Maurice Braddick opened the door. There was a smell of cooking. Fish fingers and chips.

‘I’m sorry,’ Matthew said. ‘I’m interrupting your meal.’

The old man shook his head. ‘You come on in. We’ve just finished. We always eat early. Lucy’s ravenous when she comes in from the centre. I say she could put away a horse.’ He moved away from the door. He was wearing slippers that had seen better days, a frayed sweater. He’d changed since getting in from Barnstaple. ‘We were going to go out to The Fleece for our tea, but we thought we’d save it for the weekend.’ A pause. ‘There’s a show Lucy likes on television tonight.’

‘I was hoping to speak to her.’

‘That’s all right. I don’t think it starts until later and she can get it on catch-up anyway. She knows how to work that machine better than I do.’

Lucy was in the small living room, on the sofa, a mug of tea on the low table by her side. Comfortable and very much at ease. The television was on but she looked up when he came in. ‘Hello.’ As if he was an old friend.

‘Is it okay if I talk to you again?’

‘Is it about the man on the bus? Have you found out who killed him?’

‘No,’ he said. ‘This is about someone I think you know.’ A pause. ‘Can we switch the television off for a bit. We’ll put it back on soon.’

She nodded a little reluctantly and pressed the remote. ‘Do you know Christine Shapland? Dark hair.’

‘Yeah. She comes to the centre. But not every day. Not today.’ A pause. ‘She’s my best friend.’

‘Did you see her at the Woodyard yesterday? That was the day that I came in and talked to you and your dad.’

Lucy thought for a while and then she nodded. ‘We did cooking in the morning.’

‘Christine’s missing, Lucy,’ Matthew said. ‘We don’t know where she is. She seems to have disappeared from the Woodyard yesterday afternoon when everyone was on their way out. Did you see her?’

‘Couldn’t they keep her safe?’ Maurice’s voice high-pitched with anxiety. ‘We send our kids there and expect them to keep them safe. You’re not going back, maid. Not until all this is sorted out.’

‘Lucy?’ Matthew understood Maurice’s anger, but now he needed information. ‘Did you see Christine when you were coming out of the Woodyard yesterday?’

‘No,’ she said. ‘I saw my dad. He was waiting for me, just like today, and we came home in the car.’

‘Christine left the centre with you, though? She walked with you through the glass corridor to the big entry hall where your dad was waiting?’

‘I don’t know.’ Lucy seemed to be losing concentration now. Her eyes drifted back to the blank screen of the television. It seemed she just wanted Matthew to go so she could watch her programme in peace.

He persisted all the same. ‘How was she yesterday? If you remember, I came to the Woodyard and I talked to you about the man on the bus. You and Chrissie were cooking together. Did she tell you she’d been staying with her aunty and uncle here in Lovacott the night before?’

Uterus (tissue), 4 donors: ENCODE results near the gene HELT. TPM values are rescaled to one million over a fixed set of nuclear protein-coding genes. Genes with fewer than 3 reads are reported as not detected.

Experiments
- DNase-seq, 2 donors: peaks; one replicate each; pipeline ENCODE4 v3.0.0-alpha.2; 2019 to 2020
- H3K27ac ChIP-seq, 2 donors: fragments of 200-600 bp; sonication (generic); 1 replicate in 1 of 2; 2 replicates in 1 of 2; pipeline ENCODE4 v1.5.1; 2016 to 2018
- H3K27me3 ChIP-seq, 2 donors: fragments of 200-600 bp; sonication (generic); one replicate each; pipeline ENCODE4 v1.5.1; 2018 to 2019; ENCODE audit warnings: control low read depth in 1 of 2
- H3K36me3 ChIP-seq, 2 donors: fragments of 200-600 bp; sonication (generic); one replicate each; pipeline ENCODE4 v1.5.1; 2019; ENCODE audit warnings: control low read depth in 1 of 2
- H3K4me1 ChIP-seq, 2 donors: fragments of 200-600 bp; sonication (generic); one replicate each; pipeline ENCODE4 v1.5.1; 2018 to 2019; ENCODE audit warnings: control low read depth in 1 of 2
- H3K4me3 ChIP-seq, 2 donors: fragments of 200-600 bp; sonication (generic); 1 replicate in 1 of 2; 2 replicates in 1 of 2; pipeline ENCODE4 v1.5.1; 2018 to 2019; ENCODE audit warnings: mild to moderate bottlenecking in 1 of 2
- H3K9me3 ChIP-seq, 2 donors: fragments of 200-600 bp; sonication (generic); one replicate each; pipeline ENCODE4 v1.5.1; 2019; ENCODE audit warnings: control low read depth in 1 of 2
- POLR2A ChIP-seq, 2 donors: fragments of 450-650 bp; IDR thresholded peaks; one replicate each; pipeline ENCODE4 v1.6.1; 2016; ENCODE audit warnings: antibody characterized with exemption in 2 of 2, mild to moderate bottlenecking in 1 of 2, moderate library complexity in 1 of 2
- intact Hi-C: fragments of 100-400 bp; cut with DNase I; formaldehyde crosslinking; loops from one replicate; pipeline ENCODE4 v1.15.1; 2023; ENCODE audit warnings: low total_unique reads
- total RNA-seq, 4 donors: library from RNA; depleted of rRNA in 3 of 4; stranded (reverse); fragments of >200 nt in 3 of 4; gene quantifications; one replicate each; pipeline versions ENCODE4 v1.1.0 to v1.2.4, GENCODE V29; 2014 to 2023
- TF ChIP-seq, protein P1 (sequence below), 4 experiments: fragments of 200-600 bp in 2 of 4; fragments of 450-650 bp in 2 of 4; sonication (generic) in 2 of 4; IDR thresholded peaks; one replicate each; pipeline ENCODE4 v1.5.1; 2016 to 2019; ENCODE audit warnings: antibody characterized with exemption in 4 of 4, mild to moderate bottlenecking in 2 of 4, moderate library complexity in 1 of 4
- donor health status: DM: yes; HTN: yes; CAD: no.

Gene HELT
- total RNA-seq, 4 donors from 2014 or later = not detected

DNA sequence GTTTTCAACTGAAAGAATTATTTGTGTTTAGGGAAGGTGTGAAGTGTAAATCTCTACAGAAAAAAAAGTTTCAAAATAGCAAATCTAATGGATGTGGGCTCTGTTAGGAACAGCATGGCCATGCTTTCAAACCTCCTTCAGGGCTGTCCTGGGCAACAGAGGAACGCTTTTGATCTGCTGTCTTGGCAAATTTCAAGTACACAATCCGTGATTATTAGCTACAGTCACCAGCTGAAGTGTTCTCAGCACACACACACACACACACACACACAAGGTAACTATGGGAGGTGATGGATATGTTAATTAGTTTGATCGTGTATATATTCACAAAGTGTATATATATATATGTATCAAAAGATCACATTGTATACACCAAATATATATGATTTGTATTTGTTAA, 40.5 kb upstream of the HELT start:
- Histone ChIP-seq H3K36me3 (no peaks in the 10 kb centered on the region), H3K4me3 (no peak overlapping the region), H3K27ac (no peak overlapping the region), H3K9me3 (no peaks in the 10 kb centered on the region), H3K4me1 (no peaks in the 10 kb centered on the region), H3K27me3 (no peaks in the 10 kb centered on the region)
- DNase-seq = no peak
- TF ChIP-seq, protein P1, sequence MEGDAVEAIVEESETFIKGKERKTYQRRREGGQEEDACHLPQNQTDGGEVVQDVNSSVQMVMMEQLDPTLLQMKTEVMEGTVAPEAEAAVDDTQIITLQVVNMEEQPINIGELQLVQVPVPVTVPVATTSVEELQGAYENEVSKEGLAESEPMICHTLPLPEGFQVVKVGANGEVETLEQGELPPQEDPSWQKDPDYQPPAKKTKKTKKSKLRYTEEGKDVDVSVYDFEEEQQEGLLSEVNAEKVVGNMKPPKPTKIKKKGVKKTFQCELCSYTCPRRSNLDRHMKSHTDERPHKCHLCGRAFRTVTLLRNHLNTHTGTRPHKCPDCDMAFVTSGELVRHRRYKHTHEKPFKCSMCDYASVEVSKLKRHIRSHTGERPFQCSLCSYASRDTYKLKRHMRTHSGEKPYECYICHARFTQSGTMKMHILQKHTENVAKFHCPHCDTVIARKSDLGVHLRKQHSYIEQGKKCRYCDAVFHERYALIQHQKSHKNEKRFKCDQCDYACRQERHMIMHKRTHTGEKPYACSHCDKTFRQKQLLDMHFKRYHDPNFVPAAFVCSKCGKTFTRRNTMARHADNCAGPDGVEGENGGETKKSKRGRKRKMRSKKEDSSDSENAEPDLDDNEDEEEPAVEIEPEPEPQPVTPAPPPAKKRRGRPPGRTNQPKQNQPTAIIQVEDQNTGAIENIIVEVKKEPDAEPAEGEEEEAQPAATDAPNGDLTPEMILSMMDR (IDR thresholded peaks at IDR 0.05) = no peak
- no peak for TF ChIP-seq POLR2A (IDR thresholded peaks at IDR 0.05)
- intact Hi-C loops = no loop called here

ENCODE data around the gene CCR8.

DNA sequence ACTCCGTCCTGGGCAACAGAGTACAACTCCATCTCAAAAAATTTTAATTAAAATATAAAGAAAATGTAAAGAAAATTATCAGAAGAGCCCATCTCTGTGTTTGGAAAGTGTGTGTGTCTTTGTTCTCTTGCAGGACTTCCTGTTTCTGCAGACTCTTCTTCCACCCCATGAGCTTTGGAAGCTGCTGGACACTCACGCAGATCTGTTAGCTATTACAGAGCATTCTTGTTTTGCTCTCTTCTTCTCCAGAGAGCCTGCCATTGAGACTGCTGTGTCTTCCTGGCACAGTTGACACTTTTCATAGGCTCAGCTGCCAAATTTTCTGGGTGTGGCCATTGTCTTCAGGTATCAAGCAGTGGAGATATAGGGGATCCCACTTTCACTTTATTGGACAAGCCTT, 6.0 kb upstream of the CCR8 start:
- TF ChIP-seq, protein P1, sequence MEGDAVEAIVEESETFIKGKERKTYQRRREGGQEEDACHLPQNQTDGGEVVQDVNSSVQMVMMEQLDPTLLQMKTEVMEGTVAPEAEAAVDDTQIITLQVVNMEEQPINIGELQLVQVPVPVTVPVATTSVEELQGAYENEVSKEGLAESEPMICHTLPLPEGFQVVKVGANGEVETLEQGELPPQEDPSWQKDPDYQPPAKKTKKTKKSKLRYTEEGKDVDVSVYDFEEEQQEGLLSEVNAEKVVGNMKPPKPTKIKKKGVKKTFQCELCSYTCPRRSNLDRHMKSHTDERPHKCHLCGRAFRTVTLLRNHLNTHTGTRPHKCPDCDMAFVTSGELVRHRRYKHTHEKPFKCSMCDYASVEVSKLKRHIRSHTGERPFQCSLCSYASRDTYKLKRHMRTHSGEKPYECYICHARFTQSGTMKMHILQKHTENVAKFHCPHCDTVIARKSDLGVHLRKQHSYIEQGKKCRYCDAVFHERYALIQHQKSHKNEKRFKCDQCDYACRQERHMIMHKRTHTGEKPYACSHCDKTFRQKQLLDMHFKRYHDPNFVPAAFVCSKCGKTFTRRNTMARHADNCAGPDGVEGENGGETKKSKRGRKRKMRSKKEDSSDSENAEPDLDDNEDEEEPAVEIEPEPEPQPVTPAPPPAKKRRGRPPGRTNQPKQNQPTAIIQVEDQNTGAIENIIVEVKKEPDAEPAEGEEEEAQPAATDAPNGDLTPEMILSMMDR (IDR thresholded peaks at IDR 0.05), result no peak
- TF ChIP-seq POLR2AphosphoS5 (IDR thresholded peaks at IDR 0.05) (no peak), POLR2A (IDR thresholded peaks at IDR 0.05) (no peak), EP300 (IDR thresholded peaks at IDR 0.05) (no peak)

Lucy shook her head. Matthew sensed he’d get little more from her and turned to Maurice. ‘Could we have a chat?’

They sat in the kitchen and without asking Maurice switched on the kettle, made tea in a pot.

‘It’s not right. That woman’s parents will be going out of their minds with worry.’

‘She’s only got a mother. Susan Shapland. Do you know her?’

‘I met her a few times. While they were in the old day centre. And at the Christmas party at the Woodyard. All the relatives were invited to that.’ He’d calmed down a little, but Matthew could still sense the outrage. Because this could have happened to his daughter, he was shaken, horrified. But there was relief too because it was someone else’s child who was missing. Lucy was safe, watching television, drinking tea. ‘My wife knew her better.’

‘And Christine?’ Matthew asked. ‘Had you met her?’

‘Yes, her and Lucy have known each other for a while. Not when they were kiddies. Christine went to a special school. Her parents thought she’d be better off there. And Susan didn’t have the fight in her that my Maggie had when she battled to get Luce into mainstream education.’

‘You were there yesterday afternoon, waiting for Lucy, to bring her home. Did you see Christine? Or anyone waiting for her?’

Maurice Braddick thought for a moment. Matthew could tell that he was desperate to help. ‘I don’t know,’ he said at last. ‘I was just looking out for Luce, you know. I wanted her to know I was there for her. Because of all that had gone on earlier in the day. Her being so upset because the man she’d met on the bus was dead. Then speaking to you. Her day was turned upside down.’ Another pause and then a kind of confession. ‘I know it’s daft, but I’d been worried about her. Imagining all sorts. It was wonderful when I saw her, coming out of the room, her bag over her shoulder.’ He looked up at Matthew. ‘I don’t know what I’d do if anything happened to her. Since Maggie died, she’s all I’ve got left.’

Matthew nodded and realized that, with those words, Maurice was making him responsible for Lucy. You just make sure she’s safe, boy. I’m relying on you.

He stood up. By now Jen Rafferty and Ross May should have returned from Bristol. They should have more information. But he couldn’t lose the image of Christine Shapland as a thirteen-year-old girl, clutching her doll, looking lost.

‘Can you talk to Lucy again, see if she remembers anything?’ Because he thought now that Lucy hadn’t seemed sufficiently concerned about Christine’s disappearance. They were friends after all. But surely the idea of Lucy Braddick being part of a conspiracy to hide Christine Shapland was ridiculous.